Why Play: Rift

So today I’m going to talk about the MMORPG Rift and why you, as a tabletop gamer, might want to consider playing it. For the curious, you can get it at this link; it’s free to play to level 65, which covers everything but the most recent expansion, and provides access to plenty of the reasons I’ll be talking about.

First and foremost among my reasons why you should try Rift out is the storytelling; while the original game area isn’t quite as enthralling as the latter expansions, everything has a well-written and well-connected story. The original region of Mathosia holds the first conflict of the game, with your character either restored from the dead (again) or returning from a ruined future to fight the Dragon God of Death, depending on which faction you choose. Each step through these zones has a story attached to it; your fight to defeat the six elemental dragon cults is front and center, with game lore imparted fairly smoothly. In Freemarch, you learn about the Endless Court and their attempts to resurrect a tyrant as an undead thrall of the death god; in Silverwood you face off against rogue elves in service to the dragon god of life and their attempt to free that god.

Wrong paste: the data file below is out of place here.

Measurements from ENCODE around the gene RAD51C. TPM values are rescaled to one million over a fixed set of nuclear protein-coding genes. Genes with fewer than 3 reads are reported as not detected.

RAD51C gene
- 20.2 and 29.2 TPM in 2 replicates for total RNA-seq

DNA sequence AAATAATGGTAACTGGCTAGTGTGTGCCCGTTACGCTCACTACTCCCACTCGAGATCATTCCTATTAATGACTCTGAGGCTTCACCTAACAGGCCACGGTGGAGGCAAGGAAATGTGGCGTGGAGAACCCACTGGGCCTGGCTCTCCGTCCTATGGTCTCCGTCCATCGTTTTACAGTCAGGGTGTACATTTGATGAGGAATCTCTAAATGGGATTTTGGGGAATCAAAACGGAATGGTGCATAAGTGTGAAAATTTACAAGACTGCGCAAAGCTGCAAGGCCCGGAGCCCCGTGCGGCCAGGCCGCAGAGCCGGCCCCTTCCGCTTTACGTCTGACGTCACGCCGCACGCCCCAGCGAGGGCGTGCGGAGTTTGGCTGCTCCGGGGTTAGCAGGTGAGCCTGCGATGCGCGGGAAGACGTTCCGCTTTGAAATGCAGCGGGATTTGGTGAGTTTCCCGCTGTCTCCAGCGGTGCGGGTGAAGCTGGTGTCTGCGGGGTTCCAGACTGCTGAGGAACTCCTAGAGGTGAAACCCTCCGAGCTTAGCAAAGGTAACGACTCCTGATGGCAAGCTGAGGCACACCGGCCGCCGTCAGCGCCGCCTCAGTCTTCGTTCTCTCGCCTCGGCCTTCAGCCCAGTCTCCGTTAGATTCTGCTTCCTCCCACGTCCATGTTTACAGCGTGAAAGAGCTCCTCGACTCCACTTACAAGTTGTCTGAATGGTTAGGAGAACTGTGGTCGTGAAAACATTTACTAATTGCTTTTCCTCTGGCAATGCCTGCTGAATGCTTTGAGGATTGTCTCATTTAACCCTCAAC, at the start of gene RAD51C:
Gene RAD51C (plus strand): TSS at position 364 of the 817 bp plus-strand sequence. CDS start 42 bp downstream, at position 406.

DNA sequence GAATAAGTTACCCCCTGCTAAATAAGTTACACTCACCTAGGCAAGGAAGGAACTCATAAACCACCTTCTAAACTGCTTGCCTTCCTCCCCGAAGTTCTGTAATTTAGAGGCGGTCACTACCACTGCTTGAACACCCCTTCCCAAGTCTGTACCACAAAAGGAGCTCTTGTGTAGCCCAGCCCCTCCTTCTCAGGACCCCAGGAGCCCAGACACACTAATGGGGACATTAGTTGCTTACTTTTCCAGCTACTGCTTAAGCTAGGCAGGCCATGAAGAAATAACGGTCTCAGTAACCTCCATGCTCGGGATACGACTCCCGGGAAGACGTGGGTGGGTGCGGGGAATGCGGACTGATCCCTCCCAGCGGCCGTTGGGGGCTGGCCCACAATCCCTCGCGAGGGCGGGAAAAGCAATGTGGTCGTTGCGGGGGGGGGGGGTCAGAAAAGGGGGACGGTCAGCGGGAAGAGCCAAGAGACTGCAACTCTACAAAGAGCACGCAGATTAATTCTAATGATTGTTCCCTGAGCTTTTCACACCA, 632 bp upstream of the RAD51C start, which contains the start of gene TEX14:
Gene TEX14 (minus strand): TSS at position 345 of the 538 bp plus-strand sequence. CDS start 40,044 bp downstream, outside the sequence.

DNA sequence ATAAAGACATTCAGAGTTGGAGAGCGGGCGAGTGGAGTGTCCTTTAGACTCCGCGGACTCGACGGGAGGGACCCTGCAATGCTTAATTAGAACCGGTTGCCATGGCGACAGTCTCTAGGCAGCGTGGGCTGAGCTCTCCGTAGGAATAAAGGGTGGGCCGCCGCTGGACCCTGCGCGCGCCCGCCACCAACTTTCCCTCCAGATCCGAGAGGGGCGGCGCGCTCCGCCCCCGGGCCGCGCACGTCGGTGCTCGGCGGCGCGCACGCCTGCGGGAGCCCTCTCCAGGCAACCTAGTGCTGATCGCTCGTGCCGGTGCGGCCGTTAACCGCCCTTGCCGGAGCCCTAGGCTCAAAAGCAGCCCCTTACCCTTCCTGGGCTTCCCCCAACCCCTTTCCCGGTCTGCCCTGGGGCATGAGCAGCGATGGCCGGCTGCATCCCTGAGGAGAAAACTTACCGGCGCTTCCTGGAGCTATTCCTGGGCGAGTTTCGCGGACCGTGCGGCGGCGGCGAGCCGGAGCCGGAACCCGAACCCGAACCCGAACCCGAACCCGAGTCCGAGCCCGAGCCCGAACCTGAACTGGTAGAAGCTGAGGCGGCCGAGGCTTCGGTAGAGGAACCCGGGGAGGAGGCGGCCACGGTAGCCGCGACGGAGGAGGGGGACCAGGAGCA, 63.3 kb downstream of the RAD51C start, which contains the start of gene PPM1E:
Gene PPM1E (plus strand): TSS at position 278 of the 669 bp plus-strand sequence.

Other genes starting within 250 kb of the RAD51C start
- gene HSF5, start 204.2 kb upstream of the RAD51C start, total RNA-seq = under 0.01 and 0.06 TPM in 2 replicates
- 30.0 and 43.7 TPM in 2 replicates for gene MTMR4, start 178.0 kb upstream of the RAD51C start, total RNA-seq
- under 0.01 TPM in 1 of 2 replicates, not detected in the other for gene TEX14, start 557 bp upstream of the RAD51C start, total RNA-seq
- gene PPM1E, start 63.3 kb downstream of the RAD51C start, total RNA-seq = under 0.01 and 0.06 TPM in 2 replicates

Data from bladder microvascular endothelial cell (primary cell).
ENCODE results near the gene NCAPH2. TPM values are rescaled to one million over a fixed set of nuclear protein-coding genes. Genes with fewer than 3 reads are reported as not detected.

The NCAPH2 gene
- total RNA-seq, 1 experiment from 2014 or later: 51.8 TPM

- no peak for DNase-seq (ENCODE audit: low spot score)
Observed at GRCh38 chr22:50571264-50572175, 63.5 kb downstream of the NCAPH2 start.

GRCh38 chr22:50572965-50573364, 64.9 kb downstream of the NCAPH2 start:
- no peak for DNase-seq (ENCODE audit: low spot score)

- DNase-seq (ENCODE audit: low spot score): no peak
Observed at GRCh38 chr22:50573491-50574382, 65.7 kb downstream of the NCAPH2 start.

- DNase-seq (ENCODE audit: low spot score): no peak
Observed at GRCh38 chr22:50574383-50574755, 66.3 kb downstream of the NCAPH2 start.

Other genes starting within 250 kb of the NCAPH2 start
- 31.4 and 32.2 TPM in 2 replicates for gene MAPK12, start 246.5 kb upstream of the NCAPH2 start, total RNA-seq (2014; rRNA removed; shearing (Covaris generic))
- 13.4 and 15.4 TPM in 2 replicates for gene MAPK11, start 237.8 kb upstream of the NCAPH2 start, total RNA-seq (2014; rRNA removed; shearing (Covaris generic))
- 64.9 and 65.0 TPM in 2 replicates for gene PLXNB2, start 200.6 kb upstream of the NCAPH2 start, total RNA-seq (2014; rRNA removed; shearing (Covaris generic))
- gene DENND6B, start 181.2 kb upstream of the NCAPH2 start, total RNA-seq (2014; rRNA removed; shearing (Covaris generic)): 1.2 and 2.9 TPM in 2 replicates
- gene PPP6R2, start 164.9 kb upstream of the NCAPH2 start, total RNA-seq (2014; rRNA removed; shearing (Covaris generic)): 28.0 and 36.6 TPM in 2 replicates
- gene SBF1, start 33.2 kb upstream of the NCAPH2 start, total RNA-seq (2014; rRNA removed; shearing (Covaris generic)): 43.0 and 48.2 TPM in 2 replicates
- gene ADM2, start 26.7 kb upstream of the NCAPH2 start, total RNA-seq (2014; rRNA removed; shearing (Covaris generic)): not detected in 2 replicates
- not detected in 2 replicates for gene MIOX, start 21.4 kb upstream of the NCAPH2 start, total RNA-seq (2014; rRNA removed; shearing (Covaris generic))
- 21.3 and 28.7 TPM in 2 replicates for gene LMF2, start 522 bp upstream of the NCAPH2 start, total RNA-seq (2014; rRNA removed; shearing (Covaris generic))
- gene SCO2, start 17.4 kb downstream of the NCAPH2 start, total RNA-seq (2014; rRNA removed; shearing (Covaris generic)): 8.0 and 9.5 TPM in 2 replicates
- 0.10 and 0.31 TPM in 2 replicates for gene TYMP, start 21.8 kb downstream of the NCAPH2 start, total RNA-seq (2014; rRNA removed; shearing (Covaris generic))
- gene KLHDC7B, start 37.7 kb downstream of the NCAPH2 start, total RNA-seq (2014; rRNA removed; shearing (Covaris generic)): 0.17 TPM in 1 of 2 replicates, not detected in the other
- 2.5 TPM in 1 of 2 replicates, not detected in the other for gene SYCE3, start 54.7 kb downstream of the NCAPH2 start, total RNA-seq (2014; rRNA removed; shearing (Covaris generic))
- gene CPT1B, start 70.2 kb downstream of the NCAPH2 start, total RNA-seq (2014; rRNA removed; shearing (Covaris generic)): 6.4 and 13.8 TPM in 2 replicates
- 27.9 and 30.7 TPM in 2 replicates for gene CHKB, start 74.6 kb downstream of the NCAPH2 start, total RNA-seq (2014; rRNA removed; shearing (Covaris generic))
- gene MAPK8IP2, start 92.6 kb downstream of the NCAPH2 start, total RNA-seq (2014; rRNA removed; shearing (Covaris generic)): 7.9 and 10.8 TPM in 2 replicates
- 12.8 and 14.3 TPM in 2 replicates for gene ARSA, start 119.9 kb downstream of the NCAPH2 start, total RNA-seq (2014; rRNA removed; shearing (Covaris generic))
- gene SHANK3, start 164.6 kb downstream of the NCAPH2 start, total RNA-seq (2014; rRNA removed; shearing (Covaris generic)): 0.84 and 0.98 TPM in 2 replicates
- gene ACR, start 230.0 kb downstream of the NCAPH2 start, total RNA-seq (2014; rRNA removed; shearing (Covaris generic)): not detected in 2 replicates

By the time you reach the last zone of the original area, you’ve repeatedly thwarted the dragon cults, possibly slain some of the captive dragons yourself, and disrupted the events that brought the Defiant faction back in time. You’ll also have found yourself taking part in some of the Sagas of the game – stories that run alongside the main content, focusing on a particular enemy faction. The Abyssal saga, on the Defiant side, tells the story of the Faceless Man, a cultist turned ally; the interactions are poignant when he sends you to rescue a family member, and your victory over your opponents is satisfying. (And you get a riding crocodile.)